Walking for forgiveness

Walking for forgiveness

By Liz Lockhart

A few months ago I had the pleasure of working with Frankie Owens, the author of a much acclaimed book ‘The Little Book of Prison’.  Frankie wrote a moving account of what life had thrown at him before he penned this book whilst being held at ‘Her Majesty’s Pleasure’.  You can revisit Frankie’s article here: 'Mental health in Prison'.

Frankie has suffered from hyper mania which is a part of the bipolar family, for the past 17 years.  Like so many other mental health patients he found himself bewildered when he was sentenced to spend time in prison.  Never one to be beaten, Frankie turned his time to writing The Little Book of Prison to make sense of his situation.  The book was very well received by both the literary world and its readers.

As if wasn’t enough that poor mental health bears much stigma, Frankie found that he had a new stigma battle on his hands as he fought to be accepted as an ex-offender.  Despite the success of his book, when it came to his book launch the local newspapers focused on his negative past instead of his positive work and hopes for a bright future.

The book launch was cancelled after threats were made in the book shop where the launch was to have taken place.  After this, the newspapers homed in on his past conviction and not his award winning book that has helped so many.  They did not give any coverage to his mental health disorder.

It was at this point that Frankie decided that he wanted to do something to highlight Forgiveness.  Frankie feels that forgiveness is imperative to ex-offenders in order for them to re-integrate into society and focus on a positive future.  Forgiveness is crucial to ensure that they do not fall into social isolation.

Whilst researching forgiveness, Frankie came across ‘The Forgiveness Project’.  This project works by collecting & sharing real stories of forgiveness and conflict resolution to help individuals transform the pain and conflict in their own lives. By delivering a restorative justice programme in prisons and outside, they build community resilience by working with victims to rehabilitate offenders.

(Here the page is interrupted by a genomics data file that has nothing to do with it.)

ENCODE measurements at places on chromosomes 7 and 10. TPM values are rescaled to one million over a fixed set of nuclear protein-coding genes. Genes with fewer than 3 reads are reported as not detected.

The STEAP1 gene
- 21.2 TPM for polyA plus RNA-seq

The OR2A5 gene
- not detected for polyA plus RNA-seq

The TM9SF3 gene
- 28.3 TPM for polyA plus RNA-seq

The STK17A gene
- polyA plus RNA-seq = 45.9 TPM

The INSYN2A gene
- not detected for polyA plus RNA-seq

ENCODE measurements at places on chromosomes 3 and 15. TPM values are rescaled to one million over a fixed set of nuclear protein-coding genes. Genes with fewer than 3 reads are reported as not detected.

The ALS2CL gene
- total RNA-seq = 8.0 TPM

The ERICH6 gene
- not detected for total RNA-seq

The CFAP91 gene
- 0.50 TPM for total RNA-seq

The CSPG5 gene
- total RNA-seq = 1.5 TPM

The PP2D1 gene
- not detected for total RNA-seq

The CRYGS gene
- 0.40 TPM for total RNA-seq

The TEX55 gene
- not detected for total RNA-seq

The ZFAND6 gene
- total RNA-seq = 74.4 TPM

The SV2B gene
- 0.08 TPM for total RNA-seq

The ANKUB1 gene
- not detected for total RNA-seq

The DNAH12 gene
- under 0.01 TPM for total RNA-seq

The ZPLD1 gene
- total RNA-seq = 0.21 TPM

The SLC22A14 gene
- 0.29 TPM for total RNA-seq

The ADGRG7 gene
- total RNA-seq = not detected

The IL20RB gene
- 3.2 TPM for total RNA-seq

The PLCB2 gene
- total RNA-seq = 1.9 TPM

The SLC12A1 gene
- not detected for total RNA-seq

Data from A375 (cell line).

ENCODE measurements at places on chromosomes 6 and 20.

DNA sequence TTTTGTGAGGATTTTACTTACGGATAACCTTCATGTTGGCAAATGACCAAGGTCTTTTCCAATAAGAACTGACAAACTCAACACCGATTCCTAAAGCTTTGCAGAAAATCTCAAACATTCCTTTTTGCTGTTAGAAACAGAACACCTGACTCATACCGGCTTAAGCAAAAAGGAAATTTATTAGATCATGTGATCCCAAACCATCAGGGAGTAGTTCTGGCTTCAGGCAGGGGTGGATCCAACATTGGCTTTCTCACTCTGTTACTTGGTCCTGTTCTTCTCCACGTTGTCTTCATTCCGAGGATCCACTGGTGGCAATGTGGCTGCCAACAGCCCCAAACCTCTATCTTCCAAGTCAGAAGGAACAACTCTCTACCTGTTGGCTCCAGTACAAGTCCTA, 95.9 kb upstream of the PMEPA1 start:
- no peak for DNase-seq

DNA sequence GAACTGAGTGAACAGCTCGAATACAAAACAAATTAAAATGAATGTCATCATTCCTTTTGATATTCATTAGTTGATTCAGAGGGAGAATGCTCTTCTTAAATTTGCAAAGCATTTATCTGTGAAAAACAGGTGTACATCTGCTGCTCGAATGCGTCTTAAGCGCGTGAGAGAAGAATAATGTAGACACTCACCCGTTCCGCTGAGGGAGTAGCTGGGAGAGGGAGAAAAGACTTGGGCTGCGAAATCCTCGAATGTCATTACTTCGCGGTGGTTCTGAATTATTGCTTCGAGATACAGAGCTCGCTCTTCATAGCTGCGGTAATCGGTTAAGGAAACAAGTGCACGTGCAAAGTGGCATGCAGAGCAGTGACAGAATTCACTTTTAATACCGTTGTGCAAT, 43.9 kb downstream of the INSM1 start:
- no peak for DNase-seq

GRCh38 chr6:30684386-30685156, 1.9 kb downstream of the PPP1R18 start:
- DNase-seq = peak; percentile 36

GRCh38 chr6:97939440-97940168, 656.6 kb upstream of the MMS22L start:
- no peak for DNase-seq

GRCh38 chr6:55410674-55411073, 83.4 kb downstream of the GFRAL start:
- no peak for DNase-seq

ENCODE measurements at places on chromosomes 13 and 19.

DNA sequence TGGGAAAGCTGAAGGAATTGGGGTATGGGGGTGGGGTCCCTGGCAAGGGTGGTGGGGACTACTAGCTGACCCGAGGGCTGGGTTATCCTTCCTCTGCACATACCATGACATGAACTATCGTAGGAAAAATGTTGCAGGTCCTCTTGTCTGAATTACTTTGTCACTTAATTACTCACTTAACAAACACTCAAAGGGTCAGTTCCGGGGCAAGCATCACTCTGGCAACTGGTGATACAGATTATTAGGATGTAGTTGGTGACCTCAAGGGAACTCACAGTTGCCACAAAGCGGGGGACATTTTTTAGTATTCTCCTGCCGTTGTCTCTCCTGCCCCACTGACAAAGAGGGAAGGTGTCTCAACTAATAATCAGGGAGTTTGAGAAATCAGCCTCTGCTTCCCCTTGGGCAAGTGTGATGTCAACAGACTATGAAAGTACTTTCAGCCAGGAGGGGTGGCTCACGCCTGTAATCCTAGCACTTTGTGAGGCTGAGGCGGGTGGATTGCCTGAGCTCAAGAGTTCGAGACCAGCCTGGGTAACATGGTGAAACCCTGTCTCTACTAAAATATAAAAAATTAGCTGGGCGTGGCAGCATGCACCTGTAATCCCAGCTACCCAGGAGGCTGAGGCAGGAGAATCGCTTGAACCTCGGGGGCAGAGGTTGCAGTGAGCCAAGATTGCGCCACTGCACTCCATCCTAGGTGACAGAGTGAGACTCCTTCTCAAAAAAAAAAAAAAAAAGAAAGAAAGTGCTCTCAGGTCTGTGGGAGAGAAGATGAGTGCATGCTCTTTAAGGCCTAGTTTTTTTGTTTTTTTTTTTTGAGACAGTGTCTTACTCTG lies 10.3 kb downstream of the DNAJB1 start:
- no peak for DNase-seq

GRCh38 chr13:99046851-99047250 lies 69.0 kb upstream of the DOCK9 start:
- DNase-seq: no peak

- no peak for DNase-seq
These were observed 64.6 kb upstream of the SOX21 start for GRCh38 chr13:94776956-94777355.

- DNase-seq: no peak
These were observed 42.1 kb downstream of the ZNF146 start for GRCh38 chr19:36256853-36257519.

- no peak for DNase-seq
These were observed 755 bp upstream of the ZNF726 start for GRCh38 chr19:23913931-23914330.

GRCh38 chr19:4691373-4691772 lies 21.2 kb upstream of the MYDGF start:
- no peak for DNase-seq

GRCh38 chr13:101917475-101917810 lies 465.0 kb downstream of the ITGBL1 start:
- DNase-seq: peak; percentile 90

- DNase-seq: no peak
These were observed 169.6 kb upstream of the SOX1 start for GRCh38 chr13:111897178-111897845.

This year Frankie Owens is to walk from John O’Groats to Land’s End, visiting towns and cities along the way.  Each destination will include visits to prisons, probation trusts, youth offenders groups, universities, and charities that work to help to promote understanding, rehabilitation and re-integration of ex-offenders.

The walk begins on 1st September in Scotland, walking for sixty days, until arriving at Land’s End on 31st October.  His target is to raise £10,000 for the Forgiveness Project and to raise awareness of the concept of forgiveness in our society.  You can donate in one of two ways.  You can either make a one-off donation, or you can sponsor Frankie for each completed leg of the journey.  Visit www.justgiving.com/Frankie-Owens for further details of how you can make a payment pledge.

Frankie says that any support you can give would be greatly appreciated.  If you are not able to help financially he asks that you spread the message of The Little Book of Prison and the Forgiveness Project, helping victims, offenders and their families.

Frankie told Mental Healthy "Prison is an interesting place to visit but you wouldn't want to live there…. if you want to know what going into prison is like, Little Book Prison is for you.  If you need to know what it’s like ...its definitely for you."

This summer we will run a list of dates and locations where you can find Frankie to cheer him on his way and to support him to reach his destination.

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